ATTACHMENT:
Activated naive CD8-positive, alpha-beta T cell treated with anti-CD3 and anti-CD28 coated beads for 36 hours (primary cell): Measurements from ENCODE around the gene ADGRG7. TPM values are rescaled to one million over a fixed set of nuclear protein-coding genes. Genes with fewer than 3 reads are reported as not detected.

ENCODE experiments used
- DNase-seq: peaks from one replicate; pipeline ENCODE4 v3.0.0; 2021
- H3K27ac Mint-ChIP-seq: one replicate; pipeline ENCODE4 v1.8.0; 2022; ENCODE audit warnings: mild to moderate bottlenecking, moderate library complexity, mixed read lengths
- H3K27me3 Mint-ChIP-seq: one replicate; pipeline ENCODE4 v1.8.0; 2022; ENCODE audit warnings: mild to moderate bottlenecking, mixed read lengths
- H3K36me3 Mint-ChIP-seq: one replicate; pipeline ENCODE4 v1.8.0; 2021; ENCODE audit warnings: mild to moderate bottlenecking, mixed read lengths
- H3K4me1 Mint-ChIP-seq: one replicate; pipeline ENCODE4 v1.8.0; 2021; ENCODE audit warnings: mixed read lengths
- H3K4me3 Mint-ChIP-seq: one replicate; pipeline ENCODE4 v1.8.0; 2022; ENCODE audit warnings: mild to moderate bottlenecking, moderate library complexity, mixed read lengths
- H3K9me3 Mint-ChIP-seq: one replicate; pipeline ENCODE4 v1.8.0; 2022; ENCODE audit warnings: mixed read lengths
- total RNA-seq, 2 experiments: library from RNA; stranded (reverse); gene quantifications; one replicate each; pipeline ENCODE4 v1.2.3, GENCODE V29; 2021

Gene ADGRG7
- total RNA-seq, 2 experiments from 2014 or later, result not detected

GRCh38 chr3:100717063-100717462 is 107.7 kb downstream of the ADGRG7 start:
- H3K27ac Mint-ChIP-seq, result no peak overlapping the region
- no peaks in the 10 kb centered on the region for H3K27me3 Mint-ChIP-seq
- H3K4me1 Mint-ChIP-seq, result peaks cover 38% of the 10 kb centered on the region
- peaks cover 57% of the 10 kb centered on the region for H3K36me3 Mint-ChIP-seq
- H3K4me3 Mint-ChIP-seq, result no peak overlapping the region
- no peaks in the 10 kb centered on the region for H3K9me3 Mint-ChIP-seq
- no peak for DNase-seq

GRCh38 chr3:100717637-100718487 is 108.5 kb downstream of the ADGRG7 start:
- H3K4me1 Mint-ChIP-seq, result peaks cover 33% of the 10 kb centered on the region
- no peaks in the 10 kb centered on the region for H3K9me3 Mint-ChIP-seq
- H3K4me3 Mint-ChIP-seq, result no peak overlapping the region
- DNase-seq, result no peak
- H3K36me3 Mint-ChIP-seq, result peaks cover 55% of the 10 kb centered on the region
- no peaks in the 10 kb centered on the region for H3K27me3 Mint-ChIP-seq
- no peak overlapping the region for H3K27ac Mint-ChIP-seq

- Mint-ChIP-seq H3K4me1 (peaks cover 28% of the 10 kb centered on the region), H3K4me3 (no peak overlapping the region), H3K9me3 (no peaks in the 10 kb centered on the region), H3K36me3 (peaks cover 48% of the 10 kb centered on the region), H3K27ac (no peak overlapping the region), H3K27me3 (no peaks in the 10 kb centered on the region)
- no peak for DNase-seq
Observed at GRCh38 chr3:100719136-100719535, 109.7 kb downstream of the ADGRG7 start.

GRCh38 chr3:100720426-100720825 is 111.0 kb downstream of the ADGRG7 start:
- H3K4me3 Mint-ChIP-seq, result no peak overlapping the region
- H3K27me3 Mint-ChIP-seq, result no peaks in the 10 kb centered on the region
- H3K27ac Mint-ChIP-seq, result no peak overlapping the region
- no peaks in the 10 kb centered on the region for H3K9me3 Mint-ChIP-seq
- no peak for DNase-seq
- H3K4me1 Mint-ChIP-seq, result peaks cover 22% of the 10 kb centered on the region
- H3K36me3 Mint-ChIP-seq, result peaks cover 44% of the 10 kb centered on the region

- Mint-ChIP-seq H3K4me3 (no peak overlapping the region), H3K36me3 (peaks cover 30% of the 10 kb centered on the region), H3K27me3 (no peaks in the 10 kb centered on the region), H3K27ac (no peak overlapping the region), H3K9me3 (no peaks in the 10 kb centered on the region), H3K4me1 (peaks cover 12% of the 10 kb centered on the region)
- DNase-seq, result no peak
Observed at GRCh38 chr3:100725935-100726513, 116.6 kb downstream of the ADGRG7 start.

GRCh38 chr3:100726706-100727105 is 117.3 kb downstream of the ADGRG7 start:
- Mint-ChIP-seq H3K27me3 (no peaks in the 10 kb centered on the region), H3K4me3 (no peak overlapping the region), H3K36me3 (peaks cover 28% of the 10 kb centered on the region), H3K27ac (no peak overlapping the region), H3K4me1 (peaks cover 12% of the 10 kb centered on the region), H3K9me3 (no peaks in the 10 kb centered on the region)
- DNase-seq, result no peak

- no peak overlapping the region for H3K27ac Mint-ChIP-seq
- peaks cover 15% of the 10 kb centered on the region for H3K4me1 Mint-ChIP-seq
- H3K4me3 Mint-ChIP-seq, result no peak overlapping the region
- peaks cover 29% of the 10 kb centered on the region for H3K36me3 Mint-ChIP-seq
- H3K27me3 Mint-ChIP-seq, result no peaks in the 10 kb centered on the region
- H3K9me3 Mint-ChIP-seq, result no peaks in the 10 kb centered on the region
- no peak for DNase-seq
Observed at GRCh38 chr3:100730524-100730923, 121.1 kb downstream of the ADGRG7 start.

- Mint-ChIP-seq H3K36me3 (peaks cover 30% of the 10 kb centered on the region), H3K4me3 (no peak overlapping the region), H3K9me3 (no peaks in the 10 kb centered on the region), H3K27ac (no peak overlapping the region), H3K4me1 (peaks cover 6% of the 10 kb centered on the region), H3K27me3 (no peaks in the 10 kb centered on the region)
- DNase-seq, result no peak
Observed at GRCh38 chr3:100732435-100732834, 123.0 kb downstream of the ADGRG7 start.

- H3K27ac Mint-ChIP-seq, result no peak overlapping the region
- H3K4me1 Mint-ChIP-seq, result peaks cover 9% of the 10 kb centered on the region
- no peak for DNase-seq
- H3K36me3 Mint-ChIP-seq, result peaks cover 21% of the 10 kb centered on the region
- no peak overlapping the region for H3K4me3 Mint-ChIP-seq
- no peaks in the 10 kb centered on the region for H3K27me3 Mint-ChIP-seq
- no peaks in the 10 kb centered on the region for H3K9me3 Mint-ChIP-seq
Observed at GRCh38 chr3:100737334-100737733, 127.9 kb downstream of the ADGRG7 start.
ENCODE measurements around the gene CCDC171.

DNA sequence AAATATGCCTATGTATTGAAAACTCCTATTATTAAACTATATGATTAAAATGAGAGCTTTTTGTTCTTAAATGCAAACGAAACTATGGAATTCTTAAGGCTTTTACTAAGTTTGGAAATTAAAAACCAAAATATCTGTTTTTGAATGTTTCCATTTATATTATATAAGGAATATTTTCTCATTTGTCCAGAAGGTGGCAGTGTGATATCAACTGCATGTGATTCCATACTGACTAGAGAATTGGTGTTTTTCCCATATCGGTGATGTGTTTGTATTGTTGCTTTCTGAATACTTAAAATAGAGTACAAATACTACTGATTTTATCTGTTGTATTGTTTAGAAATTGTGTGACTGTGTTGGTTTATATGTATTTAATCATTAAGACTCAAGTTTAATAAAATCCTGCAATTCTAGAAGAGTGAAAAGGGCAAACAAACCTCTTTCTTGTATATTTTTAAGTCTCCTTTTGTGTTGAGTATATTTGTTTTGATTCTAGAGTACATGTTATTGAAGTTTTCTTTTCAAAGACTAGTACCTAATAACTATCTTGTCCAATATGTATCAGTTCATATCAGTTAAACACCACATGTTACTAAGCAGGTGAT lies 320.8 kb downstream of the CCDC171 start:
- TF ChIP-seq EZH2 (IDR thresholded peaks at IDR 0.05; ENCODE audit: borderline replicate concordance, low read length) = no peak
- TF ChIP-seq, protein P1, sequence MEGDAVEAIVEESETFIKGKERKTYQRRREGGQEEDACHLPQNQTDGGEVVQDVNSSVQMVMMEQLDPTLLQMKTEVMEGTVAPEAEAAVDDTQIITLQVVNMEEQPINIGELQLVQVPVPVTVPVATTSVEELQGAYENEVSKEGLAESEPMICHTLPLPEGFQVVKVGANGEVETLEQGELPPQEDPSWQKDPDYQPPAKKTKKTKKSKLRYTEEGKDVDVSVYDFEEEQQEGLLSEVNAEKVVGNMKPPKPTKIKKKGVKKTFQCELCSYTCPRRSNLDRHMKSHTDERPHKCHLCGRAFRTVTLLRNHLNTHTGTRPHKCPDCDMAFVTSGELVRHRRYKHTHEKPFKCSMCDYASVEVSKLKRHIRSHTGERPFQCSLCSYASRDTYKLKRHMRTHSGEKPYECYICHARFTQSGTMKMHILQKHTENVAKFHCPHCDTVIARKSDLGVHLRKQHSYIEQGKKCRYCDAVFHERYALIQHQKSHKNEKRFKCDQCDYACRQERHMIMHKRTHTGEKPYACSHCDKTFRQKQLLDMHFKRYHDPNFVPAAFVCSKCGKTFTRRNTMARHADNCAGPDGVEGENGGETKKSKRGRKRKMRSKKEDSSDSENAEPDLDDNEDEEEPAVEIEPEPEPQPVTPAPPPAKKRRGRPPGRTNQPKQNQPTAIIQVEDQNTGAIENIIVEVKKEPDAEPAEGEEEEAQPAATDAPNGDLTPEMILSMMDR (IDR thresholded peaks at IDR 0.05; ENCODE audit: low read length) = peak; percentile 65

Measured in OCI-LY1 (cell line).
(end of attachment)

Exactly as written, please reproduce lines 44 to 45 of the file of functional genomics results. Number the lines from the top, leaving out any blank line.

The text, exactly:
- Mint-ChIP-seq H3K27me3 (no peaks in the 10 kb centered on the region), H3K4me3 (no peak overlapping the region), H3K36me3 (peaks cover 28% of the 10 kb centered on the region), H3K27ac (no peak overlapping the region), H3K4me1 (peaks cover 12% of the 10 kb centered on the region), H3K9me3 (no peaks in the 10 kb centered on the region)
- DNase-seq, result no peak